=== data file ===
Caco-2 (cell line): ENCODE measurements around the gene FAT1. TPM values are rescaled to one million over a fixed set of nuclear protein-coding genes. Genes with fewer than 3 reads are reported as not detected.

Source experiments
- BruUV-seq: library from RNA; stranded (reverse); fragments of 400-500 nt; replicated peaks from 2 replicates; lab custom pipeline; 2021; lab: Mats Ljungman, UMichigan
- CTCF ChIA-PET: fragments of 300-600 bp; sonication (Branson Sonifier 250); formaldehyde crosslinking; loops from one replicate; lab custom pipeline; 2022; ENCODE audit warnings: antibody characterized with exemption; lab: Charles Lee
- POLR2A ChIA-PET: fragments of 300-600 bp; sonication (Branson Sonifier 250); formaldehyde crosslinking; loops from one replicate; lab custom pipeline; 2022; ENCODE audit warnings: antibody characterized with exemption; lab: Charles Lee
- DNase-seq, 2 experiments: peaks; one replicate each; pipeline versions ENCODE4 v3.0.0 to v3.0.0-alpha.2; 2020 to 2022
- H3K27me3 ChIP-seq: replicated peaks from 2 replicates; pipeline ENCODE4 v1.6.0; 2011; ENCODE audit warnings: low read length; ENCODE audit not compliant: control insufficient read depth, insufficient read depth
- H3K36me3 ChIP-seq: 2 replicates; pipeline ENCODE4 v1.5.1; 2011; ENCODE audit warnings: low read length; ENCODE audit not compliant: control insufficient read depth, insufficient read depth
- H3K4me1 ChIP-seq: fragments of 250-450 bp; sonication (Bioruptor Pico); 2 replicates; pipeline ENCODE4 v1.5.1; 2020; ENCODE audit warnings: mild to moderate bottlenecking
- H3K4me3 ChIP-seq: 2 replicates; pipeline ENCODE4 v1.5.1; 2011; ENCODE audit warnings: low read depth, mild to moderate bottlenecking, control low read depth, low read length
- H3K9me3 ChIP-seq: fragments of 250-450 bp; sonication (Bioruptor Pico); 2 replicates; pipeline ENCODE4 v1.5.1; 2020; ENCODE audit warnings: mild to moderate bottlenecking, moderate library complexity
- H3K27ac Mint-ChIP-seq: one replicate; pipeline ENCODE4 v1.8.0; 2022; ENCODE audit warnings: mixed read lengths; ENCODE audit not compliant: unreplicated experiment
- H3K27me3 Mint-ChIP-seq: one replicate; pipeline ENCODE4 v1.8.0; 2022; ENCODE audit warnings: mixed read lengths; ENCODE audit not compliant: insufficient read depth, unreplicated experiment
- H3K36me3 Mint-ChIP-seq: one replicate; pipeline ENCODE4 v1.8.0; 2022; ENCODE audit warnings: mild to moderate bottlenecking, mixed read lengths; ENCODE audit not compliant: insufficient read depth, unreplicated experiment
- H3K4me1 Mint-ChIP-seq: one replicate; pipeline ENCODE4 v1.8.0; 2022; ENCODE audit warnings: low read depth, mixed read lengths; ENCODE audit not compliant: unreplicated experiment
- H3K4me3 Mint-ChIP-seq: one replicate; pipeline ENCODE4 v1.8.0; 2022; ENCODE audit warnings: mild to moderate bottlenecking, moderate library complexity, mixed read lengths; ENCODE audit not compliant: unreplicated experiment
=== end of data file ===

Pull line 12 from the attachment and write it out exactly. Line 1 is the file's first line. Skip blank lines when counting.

- H3K27ac Mint-ChIP-seq: one replicate; pipeline ENCODE4 v1.8.0; 2022; ENCODE audit warnings: mixed read lengths; ENCODE audit not compliant: unreplicated experiment